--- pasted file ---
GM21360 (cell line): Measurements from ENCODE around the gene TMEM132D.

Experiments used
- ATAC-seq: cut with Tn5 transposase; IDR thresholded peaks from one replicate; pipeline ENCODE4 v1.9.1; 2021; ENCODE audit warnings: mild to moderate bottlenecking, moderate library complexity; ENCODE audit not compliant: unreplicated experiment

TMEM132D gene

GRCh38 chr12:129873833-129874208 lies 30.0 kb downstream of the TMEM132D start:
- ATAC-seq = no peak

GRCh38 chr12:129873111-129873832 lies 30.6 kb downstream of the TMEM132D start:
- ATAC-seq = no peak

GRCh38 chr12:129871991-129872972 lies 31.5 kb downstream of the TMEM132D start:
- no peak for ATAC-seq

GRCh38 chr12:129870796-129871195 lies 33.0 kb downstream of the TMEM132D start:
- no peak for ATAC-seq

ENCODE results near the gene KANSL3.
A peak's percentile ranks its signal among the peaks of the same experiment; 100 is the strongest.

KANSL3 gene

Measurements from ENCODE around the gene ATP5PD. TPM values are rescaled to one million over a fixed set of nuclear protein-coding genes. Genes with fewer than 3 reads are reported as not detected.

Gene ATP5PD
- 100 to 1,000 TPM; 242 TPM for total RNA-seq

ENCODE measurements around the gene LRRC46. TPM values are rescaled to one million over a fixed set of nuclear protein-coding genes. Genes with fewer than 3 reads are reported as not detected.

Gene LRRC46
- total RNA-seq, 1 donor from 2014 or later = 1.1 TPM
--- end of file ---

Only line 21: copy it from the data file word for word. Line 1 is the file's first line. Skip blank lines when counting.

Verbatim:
- total RNA-seq, 1 donor from 2014 or later = 1.1 TPM